A Maxillary Fixed Bridge Supported by Dental Implants: Treatment Sequence and Soft-Tissue Considerations
Reconstruction of a patient’s maxillary arch with dental implants is a multi-step process that includes esthetics, phonetics, lip support, bone support, occlusion, medical and dental history, and patient values. This clinical report details the step-by-step process—with a rationale for each step—for one patient who elected to reconstruct a maxillary arch with an implant-supported fixed prosthesis. Diagnosis, treatment planning, and appointment sequence are described, as is the importance of establishing soft-tissue outcomes that enable the patient to properly clean the area.
A 53-year-old woman presented with a maxillary bilateral partial denture supported by the six maxillary anterior teeth (canine to canine). Her chief complaint was an ill-fitting maxillary partial and “pain in her front teeth.” Her maxillary front teeth had mobility and showed a diastema (Figure 1). The six anterior teeth had advanced bone loss and Class 2 mobility (Figure 2). When she smiled, her lip line was low and did not show any tooth surface or the gingival margin. The mandibular teeth had moderate to advanced bone loss. The mandibular third molars were not present.
The patient, a nurse who wished to improve her dental appearance and increase her chewing ability, exhibited a Class 1 bite relationship with no evidence of bruxism. Her temporomandibular joint status was within normal limits bilaterally, with no signs of crepitus or pain. The oral cancer screening was negative, and the patient reported she did not smoke or consume alcohol. The patient’s medical history was unremarkable. She was not taking any medications and her blood pressure was recorded at 120/75.
Treatment Plan and Sequence
The patient was informed of several treatment options that included a permanent maxillary full denture, a removable implant overdenture, or a hybrid-type screw-retained prosthesis and a porcelain-fused-to-metal (PFM) bridge. The patient chose the PFM bridge option because she felt it would look and feel like her natural teeth and cost was not an issue. She was informed that this option would require more dental implants precisely placed and could require bone and sinus grafting. Thus informed, the patient accepted that the entire treatment sequence with grafting and implant placement would take approximately 1 year, during which she would need to wear a full upper denture until the final prosthesis was ready for insertion.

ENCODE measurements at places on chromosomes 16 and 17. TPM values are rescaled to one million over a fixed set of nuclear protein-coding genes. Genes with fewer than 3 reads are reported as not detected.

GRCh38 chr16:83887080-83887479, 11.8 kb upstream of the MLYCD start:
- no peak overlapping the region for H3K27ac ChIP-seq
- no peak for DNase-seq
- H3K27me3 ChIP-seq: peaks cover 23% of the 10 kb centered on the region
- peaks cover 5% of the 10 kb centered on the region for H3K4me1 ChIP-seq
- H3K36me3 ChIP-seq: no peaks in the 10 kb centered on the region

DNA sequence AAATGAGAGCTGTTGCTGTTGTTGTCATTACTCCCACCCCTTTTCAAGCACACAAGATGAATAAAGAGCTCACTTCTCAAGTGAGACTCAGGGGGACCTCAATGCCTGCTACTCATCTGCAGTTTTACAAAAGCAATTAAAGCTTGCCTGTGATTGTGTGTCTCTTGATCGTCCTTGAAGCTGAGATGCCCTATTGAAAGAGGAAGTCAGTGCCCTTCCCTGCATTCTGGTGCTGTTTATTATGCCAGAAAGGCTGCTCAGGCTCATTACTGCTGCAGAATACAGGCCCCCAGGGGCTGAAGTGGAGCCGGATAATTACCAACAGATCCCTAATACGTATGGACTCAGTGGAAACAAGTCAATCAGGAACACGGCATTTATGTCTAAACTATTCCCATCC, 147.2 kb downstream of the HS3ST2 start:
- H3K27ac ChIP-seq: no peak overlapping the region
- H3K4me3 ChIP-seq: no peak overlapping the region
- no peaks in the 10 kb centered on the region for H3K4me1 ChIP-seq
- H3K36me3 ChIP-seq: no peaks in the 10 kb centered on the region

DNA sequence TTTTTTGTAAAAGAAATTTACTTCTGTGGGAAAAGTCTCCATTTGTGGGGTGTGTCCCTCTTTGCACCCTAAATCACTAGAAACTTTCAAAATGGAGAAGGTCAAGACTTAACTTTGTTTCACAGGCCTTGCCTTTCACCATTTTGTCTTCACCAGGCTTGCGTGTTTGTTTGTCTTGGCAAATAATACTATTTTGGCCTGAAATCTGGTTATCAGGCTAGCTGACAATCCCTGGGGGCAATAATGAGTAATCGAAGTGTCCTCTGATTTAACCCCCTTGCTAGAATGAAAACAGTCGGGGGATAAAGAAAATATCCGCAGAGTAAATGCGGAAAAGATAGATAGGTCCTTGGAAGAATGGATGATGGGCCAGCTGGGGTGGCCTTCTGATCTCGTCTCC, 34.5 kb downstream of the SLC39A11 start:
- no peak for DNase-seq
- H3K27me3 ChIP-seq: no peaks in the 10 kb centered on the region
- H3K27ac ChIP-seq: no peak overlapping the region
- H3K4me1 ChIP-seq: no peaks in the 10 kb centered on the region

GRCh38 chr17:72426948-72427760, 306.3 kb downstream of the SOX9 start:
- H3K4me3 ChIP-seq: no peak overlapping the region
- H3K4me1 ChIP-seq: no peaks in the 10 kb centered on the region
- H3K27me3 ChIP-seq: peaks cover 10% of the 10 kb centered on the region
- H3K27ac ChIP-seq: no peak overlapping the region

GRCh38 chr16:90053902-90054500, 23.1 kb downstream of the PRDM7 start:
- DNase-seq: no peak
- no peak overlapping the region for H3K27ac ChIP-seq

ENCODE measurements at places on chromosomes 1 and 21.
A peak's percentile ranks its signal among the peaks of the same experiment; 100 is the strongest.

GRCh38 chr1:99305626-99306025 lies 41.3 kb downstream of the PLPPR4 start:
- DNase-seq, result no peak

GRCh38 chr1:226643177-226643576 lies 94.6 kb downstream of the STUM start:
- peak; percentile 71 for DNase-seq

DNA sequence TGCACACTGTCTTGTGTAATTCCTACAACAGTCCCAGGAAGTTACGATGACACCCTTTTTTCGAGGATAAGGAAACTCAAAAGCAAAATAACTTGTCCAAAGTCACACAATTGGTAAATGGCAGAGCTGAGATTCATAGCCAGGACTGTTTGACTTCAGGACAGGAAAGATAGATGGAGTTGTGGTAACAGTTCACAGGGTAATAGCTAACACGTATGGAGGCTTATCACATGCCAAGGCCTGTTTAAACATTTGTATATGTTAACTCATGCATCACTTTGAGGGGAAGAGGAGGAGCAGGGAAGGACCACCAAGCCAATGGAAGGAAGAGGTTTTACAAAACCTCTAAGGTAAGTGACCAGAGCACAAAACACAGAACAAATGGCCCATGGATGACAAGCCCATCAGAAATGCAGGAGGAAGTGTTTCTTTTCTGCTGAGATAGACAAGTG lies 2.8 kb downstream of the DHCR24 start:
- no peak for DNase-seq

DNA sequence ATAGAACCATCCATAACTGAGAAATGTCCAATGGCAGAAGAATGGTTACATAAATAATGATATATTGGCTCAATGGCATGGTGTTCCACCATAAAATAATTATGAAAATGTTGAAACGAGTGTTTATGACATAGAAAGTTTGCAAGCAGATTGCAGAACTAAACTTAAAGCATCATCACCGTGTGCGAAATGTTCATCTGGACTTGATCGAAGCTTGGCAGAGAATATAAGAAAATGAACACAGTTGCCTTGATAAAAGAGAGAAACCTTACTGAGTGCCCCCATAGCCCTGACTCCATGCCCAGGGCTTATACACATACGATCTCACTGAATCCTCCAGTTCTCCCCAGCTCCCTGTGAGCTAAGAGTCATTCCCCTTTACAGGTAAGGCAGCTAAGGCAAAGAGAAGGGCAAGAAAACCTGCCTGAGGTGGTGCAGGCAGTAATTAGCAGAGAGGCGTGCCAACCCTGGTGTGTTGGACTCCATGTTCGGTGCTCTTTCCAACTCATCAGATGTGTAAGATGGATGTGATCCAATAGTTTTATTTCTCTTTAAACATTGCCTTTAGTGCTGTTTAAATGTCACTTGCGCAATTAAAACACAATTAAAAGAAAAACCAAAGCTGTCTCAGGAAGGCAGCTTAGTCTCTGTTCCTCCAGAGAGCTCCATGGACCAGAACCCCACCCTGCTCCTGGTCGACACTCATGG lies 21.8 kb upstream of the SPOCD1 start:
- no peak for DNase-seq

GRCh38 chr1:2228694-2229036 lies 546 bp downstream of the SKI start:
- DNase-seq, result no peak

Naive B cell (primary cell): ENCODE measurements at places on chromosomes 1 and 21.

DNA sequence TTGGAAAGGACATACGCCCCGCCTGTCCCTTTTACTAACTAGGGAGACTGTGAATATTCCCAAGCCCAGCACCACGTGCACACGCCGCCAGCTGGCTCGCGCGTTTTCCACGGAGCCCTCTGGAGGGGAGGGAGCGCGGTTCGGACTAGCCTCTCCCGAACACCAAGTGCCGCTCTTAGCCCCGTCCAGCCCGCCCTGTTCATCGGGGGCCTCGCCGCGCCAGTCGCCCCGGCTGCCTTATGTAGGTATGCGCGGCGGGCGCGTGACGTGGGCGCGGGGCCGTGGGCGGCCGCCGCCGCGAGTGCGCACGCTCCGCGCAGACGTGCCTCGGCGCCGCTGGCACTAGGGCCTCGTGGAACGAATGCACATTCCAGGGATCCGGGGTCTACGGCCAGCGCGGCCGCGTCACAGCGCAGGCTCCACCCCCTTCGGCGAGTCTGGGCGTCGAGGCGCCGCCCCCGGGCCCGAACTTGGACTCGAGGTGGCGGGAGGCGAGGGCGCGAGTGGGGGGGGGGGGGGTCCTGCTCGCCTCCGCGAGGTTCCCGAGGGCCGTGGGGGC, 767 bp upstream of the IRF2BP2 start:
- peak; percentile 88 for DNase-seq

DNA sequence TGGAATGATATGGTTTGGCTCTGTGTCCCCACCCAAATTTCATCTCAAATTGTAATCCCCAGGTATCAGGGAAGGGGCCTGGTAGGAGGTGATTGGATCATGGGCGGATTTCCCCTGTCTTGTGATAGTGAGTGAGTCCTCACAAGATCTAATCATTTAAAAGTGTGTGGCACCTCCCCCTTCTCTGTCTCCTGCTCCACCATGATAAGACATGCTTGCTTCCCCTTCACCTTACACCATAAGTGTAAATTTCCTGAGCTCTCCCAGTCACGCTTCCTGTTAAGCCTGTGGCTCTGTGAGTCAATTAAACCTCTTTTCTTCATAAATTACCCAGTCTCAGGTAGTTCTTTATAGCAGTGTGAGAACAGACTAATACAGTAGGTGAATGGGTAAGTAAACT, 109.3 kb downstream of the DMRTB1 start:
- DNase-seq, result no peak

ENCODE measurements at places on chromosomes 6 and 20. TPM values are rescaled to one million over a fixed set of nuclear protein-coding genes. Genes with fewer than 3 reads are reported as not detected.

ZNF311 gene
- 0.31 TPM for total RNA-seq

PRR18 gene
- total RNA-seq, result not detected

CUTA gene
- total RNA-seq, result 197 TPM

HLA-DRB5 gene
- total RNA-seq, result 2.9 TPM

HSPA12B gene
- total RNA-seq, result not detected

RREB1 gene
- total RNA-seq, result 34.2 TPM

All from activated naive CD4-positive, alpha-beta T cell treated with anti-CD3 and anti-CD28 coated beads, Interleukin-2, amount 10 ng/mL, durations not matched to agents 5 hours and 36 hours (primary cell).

Once the patient decided on the treatment, appointment sequencing was outlined and presented. The patient’s remaining anterior maxillary teeth were to be extracted and an immediate denture would be fabricated. The mandibular teeth would be treated with periodontal therapy. Her bite relationship did not necessitate change, eliminating the need for orthodontic therapy. An initial cone beam computed tomography (CBCT) scan would be taken at the appointment for the extractions to determine whether anterior grafting would be needed to support dental implants in conjunction with bilateral sinus grafts, which would require 6 months to heal post-surgery. During this recovery time, periodontal treatment and subsequent healing would be performed on the mandible. At 6 months, implants would be placed on the maxillary arch and the patient would wear the immediate denture for 4 months while the implants healed as a two-stage procedure. After a 4-month healing time, the implants would be uncovered, impressions would be taken, and the various try-in appointments would be made. Soon after the try-in appointments, the final cement-retained fixed prosthesis would be delivered.